Air Pollution a Major Threat to Human Health in Hindu Kush Himalayas, Says ICIMOD


Kathmandu, Sept. 8: The International Centre for Integrated Mountain Development (ICIMOD) has announced a clean-air campaign in the Hindu Kush Himalayas.

Announcing the campaign on Thursday on the occasion of the International Day of Clean Air for Blue Skies, Bhupesh Adhikary, Senior Air Quality Specialist at ICIMOD, said that the HKH is one of the world’s most polluted regions, with billions of people regularly breathing air that exceeds safe limits. The campaign called ‘Bringing Back Blue Skies: Our Campaign for Clean Air’ was announced to protect the HKH from increasing air pollution, ICIMOD said at a half-day outreach workshop organised by ICIMOD.

Breathing toxic air has major health consequences for people, even resulting in death, with children being particularly vulnerable, Adhikary added.

“It is not just human health that air pollution hits. It is also harmful to animals and plants. It also reduces crop yields, accelerates the loss of snow and ice in the mountains, and affects monsoon patterns and rainfall distribution across Asia, impacting water security,” stated ICIMOD.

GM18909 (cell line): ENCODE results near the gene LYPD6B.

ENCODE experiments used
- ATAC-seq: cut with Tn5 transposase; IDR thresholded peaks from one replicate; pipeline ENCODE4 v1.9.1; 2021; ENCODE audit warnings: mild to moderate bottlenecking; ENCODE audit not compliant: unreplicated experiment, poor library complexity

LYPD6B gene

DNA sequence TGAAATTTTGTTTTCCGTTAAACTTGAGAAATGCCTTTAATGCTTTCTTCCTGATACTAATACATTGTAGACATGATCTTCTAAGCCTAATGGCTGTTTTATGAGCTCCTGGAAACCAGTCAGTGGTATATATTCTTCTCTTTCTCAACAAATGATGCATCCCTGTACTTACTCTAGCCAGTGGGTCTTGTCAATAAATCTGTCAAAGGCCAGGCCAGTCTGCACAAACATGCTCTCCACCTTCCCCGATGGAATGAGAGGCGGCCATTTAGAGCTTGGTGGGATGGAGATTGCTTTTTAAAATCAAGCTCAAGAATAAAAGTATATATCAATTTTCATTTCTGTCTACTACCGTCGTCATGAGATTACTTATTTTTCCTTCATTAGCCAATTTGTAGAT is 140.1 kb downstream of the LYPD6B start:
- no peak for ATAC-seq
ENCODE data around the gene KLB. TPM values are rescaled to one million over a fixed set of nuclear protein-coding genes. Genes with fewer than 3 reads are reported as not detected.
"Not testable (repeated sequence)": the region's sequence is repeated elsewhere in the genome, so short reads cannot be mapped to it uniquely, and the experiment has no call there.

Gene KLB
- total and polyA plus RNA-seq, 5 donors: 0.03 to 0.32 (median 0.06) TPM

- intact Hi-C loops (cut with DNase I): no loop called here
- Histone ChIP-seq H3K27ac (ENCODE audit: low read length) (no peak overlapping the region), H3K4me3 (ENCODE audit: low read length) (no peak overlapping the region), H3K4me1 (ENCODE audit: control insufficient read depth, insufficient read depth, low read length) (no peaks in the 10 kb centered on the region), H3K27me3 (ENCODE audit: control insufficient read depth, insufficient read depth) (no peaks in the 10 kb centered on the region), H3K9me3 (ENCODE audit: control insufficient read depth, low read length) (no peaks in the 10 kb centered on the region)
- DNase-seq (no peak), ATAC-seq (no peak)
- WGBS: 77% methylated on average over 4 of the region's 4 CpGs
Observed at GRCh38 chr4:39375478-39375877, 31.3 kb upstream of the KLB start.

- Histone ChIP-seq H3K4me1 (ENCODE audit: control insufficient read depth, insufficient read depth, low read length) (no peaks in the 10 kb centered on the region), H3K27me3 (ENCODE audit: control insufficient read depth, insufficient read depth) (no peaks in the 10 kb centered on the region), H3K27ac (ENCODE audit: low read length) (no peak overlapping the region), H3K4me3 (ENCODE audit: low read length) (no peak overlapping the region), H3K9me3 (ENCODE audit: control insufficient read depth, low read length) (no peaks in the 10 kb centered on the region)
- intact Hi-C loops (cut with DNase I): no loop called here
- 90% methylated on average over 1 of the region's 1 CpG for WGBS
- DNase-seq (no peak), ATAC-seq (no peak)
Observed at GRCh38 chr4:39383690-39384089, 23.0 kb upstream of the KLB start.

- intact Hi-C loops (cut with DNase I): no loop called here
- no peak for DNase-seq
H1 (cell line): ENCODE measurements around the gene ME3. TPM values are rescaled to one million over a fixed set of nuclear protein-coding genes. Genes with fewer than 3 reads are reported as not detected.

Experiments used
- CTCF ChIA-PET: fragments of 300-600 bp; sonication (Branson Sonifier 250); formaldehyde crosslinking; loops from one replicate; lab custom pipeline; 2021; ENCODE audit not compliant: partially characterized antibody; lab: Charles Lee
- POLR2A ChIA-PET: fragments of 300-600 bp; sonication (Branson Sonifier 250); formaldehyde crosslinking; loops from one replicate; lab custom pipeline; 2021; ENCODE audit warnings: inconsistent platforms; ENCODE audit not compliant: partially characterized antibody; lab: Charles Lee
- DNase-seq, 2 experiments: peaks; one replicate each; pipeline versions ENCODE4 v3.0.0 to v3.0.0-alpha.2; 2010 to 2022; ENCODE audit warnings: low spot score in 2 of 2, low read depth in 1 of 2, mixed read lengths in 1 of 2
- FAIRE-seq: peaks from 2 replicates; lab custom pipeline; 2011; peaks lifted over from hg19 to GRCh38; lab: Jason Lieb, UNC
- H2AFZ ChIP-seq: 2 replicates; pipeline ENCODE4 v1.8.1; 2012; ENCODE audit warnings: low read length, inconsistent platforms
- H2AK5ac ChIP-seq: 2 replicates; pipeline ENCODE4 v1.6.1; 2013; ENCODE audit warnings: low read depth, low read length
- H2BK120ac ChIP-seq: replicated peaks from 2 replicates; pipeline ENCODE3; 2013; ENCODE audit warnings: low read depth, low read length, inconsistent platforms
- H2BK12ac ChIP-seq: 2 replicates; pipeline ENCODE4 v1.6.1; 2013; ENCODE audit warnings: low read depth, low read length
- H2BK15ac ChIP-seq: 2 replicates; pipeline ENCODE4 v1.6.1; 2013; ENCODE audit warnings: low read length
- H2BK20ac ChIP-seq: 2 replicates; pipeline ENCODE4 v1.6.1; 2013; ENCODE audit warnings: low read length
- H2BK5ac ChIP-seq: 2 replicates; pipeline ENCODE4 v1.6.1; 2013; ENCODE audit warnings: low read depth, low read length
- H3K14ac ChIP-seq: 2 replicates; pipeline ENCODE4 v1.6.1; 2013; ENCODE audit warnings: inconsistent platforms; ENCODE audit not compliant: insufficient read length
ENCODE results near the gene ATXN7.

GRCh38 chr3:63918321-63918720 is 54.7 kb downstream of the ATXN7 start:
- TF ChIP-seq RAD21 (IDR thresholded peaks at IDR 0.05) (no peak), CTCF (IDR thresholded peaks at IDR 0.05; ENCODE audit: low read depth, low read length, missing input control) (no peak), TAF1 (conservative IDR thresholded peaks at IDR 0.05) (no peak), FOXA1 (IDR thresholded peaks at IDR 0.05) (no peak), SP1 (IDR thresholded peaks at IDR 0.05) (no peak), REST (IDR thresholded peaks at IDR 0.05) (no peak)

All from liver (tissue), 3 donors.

It is crucial we come together to reverse the trend of worsening air quality in the HKH because we are all better off breathing clean air, Adhikary said.On the occasion, the ICIMOD Clean Air Prize was also announced.

According to Adhikary, the winners will receive $500, $300, and $200 each, with runners-up certified and all eligible applicants platformed on the ICIMOD website. “All you need to do is to fill out a form telling us about your project, campaign, or initiative, and its impact, and attach a video or still photographs of people working in your project and/ or project activities,” he said.

The deadline for entry is  November 20, 2023, and the winners will be announced on  December 5, 2023. Referring to a headline from the recent Air Quality Life Index (AQLI) report, Pema Gyamtsho, Director General at ICIMOD, said that air pollution is the greatest external threat to human life expectancy on the planet.

Gyamtsho said, “This stark warning should be enough to stimulate global action to tackle this most serious and ever-present threat. Yet there is currently no global cooperation framework or convention dedicated to tackling this ‘silent killer’.”

Source: The Rising Nepal